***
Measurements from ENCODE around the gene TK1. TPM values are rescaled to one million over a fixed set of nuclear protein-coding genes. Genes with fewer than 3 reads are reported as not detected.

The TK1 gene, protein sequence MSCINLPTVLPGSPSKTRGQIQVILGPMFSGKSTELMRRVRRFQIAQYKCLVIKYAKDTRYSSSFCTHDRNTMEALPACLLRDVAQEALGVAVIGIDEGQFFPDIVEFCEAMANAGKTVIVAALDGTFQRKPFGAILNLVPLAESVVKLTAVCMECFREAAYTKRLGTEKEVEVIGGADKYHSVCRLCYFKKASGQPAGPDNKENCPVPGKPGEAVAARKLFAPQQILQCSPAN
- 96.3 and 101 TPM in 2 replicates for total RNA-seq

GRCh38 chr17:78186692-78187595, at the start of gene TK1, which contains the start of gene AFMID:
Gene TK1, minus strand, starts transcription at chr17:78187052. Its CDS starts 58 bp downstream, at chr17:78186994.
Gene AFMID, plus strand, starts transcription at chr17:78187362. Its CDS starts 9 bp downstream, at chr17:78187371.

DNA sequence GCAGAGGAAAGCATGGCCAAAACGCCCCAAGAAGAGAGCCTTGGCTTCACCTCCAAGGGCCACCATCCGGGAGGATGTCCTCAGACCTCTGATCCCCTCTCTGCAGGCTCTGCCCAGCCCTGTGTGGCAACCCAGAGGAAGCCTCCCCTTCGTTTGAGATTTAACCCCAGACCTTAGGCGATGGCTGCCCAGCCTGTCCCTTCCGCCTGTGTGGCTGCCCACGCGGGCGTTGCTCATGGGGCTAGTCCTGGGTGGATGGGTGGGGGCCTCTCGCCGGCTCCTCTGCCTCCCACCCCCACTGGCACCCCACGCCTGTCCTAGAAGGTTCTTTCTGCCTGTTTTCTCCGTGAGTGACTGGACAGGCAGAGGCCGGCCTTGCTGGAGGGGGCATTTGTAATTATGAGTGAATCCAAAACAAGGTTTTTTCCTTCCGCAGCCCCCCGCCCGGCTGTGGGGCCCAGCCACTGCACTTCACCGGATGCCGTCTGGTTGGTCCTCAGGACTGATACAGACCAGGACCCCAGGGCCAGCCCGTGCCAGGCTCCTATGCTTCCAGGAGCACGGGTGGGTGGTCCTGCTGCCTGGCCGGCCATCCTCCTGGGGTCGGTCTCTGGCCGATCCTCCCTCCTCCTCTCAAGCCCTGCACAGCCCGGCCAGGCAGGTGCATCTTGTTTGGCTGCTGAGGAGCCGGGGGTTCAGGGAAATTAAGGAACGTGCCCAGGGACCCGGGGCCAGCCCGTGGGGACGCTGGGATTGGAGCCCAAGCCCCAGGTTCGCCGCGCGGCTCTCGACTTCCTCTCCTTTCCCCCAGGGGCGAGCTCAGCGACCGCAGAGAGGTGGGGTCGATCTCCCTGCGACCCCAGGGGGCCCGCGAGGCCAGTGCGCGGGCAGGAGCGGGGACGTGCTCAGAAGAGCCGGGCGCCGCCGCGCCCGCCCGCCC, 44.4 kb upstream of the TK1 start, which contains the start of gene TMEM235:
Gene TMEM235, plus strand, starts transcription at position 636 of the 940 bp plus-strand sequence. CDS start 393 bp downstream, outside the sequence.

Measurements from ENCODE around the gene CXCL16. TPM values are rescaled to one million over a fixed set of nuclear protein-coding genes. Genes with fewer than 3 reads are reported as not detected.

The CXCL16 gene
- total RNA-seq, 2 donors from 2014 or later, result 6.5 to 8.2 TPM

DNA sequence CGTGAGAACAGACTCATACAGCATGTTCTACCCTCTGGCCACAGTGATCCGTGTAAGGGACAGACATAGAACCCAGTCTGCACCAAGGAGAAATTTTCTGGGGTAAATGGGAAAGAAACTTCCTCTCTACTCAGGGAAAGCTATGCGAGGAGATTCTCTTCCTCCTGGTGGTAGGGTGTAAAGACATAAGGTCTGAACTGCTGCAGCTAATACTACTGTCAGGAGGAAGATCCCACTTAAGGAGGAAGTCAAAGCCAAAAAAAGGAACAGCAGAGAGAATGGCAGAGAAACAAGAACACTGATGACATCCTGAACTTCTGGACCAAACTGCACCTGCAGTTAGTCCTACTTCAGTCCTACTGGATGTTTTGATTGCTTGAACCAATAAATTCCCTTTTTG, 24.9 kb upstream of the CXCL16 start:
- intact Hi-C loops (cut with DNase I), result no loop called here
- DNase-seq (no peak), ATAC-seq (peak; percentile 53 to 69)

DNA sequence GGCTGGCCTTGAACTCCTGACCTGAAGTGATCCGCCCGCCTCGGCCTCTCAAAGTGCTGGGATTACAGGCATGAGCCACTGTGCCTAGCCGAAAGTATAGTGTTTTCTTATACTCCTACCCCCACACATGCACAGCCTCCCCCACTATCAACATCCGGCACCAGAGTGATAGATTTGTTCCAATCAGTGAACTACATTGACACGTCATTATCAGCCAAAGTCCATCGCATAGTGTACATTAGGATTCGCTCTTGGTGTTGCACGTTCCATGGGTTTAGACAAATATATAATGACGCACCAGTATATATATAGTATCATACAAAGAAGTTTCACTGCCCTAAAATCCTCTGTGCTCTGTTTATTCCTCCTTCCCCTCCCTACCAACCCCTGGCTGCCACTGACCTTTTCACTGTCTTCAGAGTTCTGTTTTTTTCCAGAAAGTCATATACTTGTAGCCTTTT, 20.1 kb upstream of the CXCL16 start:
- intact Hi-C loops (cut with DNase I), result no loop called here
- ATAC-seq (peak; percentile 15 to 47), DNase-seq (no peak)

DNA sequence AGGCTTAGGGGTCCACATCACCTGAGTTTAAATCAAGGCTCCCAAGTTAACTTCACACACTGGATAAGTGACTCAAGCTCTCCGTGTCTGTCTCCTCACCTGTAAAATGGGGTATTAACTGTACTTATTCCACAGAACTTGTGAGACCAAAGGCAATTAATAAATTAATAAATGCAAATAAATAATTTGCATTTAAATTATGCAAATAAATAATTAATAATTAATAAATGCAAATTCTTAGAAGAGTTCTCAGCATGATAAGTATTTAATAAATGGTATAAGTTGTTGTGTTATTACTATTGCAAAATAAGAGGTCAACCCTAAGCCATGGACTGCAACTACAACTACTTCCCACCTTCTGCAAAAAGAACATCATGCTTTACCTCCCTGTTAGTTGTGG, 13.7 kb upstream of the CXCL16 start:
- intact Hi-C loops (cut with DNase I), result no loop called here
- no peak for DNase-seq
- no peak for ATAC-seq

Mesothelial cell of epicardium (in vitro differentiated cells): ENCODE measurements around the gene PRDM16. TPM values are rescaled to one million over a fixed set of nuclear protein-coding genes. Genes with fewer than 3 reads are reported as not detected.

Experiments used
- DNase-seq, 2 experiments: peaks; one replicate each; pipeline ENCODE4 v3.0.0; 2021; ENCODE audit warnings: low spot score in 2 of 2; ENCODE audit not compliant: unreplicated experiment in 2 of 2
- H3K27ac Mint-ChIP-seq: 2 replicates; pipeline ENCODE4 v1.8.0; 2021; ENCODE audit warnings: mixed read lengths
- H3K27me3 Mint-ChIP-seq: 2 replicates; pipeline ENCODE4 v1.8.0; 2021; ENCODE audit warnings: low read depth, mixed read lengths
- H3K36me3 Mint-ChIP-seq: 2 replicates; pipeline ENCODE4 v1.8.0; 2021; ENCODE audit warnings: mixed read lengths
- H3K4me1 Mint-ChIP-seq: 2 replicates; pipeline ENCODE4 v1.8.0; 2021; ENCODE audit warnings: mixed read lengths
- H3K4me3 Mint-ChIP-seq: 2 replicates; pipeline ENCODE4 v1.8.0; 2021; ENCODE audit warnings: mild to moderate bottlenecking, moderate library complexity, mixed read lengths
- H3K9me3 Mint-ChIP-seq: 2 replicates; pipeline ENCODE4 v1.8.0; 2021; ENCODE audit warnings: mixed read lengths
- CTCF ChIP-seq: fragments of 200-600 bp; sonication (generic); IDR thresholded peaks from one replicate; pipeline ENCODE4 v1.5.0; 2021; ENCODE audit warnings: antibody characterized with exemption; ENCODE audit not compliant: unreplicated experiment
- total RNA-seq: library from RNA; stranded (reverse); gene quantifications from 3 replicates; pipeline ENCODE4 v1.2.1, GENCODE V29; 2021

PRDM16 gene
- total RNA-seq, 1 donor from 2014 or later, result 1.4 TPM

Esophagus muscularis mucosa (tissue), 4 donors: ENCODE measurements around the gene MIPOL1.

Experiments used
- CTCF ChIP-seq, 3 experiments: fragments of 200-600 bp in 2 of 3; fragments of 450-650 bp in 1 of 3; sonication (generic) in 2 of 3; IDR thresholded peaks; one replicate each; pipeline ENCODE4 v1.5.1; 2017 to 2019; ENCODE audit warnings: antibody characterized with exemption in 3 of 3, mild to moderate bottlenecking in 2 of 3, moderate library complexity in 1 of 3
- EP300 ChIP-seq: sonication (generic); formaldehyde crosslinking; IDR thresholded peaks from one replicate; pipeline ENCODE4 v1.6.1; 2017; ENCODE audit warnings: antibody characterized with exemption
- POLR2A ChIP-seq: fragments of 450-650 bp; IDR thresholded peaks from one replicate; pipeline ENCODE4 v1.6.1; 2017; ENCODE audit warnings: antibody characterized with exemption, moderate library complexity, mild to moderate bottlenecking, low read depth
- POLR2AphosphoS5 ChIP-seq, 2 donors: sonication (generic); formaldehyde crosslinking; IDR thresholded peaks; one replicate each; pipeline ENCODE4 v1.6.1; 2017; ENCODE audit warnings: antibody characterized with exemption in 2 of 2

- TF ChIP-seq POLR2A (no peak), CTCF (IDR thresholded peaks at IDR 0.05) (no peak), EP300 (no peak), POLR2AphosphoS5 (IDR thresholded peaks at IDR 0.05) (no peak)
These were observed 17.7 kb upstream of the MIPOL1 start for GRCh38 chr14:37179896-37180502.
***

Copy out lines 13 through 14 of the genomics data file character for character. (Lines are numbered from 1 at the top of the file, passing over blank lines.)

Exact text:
- intact Hi-C loops (cut with DNase I), result no loop called here
- DNase-seq (no peak), ATAC-seq (peak; percentile 53 to 69)